Sunday, November 27, 2011

J.R. Whiting Plant - 25 Nov 2011

A day after Thanksgiving and its clear and mild in SE Michigan.  I decided to walk the Lake Erie Shoreline from the foot of Erie Rd in southern Monroe Co.  I parked at the small lot next to the J.R. Whiting Power Plant (Consumers Energy) and headed toward the beach. 

The water level was down a touch, as there was about 5 feet of fresh shoreline exposed.  The sand was compacted enough to make for a nice walk south toward the end of Woodtick Peninsula.  It was a relatively quiet walk, with only a smattering of waterfowl to keep me preoccupied.

A small group of floating Herring / Ring-billed Gulls near the discharge of the power plant contained a single adult Great Black-backed Gull.  Nearby a small raft of a couple dozen Lesser Scaup were quietly floating 50 yds out from shore.  As I walked near the discharge a flock of 45 Bonaparte's Gulls passed by.

A much larger flock of mixed Herring/Ring-billed Gulls south of the discharge held 6 Lesser Black-backed Gulls.  Unfortunately they were between me and the sun, so it was impossible to digiscope them unless I could get south of their roost on a shallow sand bar.  They took off when an immature Bald Eagle made a pass over them, and they headed south and out of sight.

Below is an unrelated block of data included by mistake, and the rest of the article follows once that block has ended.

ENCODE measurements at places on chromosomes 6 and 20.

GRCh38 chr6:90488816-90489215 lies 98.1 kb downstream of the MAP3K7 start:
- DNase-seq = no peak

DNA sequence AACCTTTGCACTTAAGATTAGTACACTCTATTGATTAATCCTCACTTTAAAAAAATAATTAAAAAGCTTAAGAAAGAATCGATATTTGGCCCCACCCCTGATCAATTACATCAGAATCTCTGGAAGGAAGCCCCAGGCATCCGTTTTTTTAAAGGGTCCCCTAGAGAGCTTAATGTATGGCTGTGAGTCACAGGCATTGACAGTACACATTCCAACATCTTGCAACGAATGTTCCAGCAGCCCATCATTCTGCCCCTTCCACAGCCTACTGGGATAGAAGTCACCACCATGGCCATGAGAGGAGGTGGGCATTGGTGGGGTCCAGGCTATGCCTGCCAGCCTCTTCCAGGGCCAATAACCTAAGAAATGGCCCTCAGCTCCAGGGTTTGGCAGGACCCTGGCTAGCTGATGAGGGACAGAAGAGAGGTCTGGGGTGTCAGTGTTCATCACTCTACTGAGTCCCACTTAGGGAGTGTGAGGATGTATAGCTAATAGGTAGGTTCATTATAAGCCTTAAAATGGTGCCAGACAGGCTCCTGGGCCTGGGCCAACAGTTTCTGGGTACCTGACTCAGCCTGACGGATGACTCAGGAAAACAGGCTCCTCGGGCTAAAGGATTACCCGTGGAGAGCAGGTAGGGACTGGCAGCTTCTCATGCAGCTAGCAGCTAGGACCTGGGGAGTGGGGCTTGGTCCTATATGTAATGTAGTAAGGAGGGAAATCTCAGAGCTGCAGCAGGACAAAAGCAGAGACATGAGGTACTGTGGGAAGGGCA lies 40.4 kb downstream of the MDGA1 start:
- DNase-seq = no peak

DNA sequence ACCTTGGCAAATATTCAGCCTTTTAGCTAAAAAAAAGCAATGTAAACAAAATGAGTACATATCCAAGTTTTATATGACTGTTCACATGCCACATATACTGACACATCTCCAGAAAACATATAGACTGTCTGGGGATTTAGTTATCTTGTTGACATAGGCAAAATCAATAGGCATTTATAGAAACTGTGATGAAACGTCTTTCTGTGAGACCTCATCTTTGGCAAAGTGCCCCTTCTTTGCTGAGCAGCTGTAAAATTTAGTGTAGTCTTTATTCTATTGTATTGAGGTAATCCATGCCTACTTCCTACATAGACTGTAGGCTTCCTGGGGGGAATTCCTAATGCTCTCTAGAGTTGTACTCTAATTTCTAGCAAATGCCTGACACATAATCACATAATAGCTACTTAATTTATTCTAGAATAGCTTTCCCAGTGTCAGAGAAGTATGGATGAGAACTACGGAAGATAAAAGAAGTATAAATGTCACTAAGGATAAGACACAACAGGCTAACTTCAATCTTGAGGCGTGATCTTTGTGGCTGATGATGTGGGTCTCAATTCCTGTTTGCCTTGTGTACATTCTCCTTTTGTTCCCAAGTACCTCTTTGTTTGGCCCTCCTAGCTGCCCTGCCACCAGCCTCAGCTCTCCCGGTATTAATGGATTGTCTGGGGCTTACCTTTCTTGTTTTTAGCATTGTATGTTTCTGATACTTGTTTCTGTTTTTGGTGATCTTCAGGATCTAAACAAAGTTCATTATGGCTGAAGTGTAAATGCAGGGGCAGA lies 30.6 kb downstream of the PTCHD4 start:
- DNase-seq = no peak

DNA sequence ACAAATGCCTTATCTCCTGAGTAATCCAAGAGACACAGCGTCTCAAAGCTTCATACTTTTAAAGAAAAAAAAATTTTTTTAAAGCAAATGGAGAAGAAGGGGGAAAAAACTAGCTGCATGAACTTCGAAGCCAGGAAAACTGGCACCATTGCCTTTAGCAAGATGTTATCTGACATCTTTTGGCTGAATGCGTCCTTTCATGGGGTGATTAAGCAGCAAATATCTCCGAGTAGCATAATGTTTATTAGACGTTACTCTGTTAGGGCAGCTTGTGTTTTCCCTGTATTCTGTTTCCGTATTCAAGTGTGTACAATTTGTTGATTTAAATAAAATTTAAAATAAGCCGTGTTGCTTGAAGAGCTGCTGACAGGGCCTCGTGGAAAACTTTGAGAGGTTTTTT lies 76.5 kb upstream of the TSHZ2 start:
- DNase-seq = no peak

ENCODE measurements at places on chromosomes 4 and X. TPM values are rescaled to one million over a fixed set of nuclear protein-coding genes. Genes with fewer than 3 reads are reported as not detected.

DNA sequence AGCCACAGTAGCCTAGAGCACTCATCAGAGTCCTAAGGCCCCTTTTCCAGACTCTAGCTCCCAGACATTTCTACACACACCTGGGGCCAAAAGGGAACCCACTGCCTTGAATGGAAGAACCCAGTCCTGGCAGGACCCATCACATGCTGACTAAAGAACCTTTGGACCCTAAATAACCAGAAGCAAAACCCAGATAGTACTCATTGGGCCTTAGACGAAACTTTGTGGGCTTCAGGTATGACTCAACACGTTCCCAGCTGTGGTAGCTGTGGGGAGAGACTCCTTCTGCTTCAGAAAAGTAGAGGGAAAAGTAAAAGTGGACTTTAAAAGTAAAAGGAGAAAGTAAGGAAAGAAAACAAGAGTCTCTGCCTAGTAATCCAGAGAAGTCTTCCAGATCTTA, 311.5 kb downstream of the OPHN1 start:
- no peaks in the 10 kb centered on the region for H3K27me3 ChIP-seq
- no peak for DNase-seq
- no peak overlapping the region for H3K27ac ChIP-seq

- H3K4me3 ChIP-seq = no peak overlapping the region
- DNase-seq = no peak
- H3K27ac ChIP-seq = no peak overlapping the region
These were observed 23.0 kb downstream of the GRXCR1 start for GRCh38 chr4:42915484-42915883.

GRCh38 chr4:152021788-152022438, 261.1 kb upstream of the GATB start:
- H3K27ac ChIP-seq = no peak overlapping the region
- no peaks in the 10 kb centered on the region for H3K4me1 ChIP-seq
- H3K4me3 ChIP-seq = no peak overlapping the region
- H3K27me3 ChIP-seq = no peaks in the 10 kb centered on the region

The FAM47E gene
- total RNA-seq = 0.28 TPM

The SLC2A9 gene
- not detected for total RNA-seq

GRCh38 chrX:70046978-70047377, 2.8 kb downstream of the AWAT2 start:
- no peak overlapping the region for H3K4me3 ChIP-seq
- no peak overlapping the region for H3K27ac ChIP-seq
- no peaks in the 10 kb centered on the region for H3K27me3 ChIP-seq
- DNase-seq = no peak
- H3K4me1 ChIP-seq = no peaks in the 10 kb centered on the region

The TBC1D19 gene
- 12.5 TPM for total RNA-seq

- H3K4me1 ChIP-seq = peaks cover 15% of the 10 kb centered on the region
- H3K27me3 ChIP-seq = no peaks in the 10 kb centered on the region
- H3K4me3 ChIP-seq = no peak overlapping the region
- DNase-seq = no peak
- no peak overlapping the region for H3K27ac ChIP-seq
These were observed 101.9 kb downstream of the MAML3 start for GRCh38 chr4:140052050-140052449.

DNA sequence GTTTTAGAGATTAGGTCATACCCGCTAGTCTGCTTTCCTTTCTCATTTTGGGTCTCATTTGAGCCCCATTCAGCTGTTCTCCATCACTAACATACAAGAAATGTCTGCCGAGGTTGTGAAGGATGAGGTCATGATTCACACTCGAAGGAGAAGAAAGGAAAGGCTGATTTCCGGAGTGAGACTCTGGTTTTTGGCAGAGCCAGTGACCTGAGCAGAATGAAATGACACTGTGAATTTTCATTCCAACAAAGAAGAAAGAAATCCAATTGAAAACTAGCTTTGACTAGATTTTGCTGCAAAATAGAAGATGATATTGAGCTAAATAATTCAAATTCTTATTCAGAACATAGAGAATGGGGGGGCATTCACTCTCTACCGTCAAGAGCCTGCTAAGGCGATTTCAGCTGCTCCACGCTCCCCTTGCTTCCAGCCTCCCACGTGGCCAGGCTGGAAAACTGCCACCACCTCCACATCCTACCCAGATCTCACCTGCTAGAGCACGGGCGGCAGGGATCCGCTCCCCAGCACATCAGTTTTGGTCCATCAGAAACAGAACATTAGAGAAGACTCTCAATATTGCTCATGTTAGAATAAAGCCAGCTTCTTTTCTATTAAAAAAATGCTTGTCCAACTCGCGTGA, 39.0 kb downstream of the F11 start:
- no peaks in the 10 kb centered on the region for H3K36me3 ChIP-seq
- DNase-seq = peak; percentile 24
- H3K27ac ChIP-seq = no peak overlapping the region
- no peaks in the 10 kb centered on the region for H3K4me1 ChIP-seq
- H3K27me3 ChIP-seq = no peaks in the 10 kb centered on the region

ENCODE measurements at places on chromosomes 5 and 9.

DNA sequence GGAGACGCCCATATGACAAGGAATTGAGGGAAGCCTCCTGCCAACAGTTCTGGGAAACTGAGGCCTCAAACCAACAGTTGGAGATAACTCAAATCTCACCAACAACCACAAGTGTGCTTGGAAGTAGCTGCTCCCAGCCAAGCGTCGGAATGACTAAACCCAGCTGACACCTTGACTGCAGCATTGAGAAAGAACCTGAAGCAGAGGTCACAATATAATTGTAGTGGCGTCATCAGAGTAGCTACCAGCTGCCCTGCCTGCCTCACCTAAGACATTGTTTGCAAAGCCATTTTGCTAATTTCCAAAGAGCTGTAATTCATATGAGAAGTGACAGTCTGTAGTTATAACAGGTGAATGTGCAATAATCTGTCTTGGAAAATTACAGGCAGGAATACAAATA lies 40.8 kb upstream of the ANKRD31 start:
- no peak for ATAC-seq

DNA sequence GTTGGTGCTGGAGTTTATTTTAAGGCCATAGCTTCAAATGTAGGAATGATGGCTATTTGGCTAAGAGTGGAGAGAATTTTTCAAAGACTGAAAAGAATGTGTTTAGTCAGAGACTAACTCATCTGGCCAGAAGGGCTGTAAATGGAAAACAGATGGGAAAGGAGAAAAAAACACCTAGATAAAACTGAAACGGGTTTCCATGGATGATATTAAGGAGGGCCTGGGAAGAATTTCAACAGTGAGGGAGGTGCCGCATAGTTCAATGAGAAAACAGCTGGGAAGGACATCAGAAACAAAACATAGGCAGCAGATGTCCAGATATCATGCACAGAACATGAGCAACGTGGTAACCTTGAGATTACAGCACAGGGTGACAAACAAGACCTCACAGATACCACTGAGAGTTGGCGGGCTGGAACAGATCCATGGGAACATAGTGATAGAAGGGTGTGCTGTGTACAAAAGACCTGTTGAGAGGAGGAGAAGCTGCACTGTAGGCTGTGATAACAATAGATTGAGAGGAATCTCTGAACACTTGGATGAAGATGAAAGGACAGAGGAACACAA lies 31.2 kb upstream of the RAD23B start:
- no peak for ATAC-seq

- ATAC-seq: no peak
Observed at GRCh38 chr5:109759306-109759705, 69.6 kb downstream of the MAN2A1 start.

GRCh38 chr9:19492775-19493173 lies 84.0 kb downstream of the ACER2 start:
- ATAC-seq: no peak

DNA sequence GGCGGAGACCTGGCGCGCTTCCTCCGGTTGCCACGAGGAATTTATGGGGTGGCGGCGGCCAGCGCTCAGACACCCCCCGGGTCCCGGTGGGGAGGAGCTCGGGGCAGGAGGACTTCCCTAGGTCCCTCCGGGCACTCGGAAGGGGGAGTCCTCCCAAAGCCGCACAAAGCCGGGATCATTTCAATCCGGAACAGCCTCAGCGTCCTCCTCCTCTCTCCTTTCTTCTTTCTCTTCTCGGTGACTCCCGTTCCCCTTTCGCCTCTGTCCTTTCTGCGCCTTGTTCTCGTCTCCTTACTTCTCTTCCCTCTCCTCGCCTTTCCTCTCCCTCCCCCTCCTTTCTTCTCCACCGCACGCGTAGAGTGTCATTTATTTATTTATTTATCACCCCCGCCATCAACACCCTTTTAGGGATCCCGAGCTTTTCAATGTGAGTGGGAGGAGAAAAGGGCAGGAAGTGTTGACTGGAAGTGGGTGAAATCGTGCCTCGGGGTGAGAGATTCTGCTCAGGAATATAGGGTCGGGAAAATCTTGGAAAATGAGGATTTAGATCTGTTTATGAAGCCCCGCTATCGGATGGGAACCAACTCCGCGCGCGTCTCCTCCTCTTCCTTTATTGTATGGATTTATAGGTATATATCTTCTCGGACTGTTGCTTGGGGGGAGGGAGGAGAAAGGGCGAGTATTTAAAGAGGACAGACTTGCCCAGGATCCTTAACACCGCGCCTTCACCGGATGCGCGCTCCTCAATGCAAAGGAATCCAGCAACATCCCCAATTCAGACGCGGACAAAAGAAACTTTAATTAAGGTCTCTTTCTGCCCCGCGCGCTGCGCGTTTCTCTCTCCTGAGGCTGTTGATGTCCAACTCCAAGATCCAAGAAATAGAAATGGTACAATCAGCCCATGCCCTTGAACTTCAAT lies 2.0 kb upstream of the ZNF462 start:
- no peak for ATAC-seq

The phragmites to my right were relatively quiet the entire walk. Only a couple of American Tree Sparrows, and the odd Northern Cardinal were heard.  As I walked about a mile south of the plant I began to see rafts of Ruddy Ducks about 70 yds. out.  Bufflehead were the next most abundant bird, with dozens forming small groups bobbing about 50 yds. away.  I managed to scope a single Horned Grebe, and another bird I thought to be a Red-necked Grebe, but it turned out to be a female Black Scoter!  Black cap and white throat were the only field marks I could make out, but it dove alot and kept itself apart from the nearby Ruddies.
As I returned to the plant, an immature Red-tailed Hawk made a circling pass near the gate, and landed momentarily in a tree overhanging the beach. I plopped down in the sand and managed a half-dozen digiscoped images from about 150' away. 

It then took off and flew directly toward me along the water's edge.  It passed by directly overhead, and afforded wonderful looks from just a few feet away.

I returned to the car and headed north toward the city of Monroe.  I had every intention of making a swing through Sterling State Park, but decided to bypass it and go straight home.  Little did I know that Mr. Skye Haas would report a Pacific Loon there just a few minutes later...  More on that next post.

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